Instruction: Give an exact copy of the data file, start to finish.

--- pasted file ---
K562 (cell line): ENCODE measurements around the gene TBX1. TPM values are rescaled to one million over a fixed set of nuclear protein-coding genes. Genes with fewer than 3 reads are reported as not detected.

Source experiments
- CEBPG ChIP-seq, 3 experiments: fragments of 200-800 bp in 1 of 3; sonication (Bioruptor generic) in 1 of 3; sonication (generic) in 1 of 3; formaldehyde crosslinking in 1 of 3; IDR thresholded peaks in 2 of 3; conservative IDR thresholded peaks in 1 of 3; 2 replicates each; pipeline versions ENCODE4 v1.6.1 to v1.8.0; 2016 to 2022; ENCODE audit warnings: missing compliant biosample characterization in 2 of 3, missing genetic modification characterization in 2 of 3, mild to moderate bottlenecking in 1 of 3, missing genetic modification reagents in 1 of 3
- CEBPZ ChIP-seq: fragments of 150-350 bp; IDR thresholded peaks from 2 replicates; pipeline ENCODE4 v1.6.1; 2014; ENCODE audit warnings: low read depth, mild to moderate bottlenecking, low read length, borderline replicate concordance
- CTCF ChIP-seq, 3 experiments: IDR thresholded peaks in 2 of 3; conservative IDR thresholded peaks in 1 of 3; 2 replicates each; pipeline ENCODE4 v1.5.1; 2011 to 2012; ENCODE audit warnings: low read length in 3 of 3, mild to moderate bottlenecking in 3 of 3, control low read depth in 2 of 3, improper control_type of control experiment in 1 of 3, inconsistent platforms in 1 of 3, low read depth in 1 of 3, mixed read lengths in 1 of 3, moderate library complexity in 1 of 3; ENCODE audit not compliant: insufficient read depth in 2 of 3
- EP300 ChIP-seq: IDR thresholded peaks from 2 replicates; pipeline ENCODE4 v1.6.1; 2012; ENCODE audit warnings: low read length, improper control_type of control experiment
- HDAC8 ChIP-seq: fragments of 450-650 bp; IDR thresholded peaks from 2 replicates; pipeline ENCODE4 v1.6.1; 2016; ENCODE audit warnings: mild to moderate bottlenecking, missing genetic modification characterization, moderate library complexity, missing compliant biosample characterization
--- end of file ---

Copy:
K562 (cell line): ENCODE measurements around the gene TBX1. TPM values are rescaled to one million over a fixed set of nuclear protein-coding genes. Genes with fewer than 3 reads are reported as not detected.

Source experiments
- CEBPG ChIP-seq, 3 experiments: fragments of 200-800 bp in 1 of 3; sonication (Bioruptor generic) in 1 of 3; sonication (generic) in 1 of 3; formaldehyde crosslinking in 1 of 3; IDR thresholded peaks in 2 of 3; conservative IDR thresholded peaks in 1 of 3; 2 replicates each; pipeline versions ENCODE4 v1.6.1 to v1.8.0; 2016 to 2022; ENCODE audit warnings: missing compliant biosample characterization in 2 of 3, missing genetic modification characterization in 2 of 3, mild to moderate bottlenecking in 1 of 3, missing genetic modification reagents in 1 of 3
- CEBPZ ChIP-seq: fragments of 150-350 bp; IDR thresholded peaks from 2 replicates; pipeline ENCODE4 v1.6.1; 2014; ENCODE audit warnings: low read depth, mild to moderate bottlenecking, low read length, borderline replicate concordance
- CTCF ChIP-seq, 3 experiments: IDR thresholded peaks in 2 of 3; conservative IDR thresholded peaks in 1 of 3; 2 replicates each; pipeline ENCODE4 v1.5.1; 2011 to 2012; ENCODE audit warnings: low read length in 3 of 3, mild to moderate bottlenecking in 3 of 3, control low read depth in 2 of 3, improper control_type of control experiment in 1 of 3, inconsistent platforms in 1 of 3, low read depth in 1 of 3, mixed read lengths in 1 of 3, moderate library complexity in 1 of 3; ENCODE audit not compliant: insufficient read depth in 2 of 3
- EP300 ChIP-seq: IDR thresholded peaks from 2 replicates; pipeline ENCODE4 v1.6.1; 2012; ENCODE audit warnings: low read length, improper control_type of control experiment
- HDAC8 ChIP-seq: fragments of 450-650 bp; IDR thresholded peaks from 2 replicates; pipeline ENCODE4 v1.6.1; 2016; ENCODE audit warnings: mild to moderate bottlenecking, missing genetic modification characterization, moderate library complexity, missing compliant biosample characterization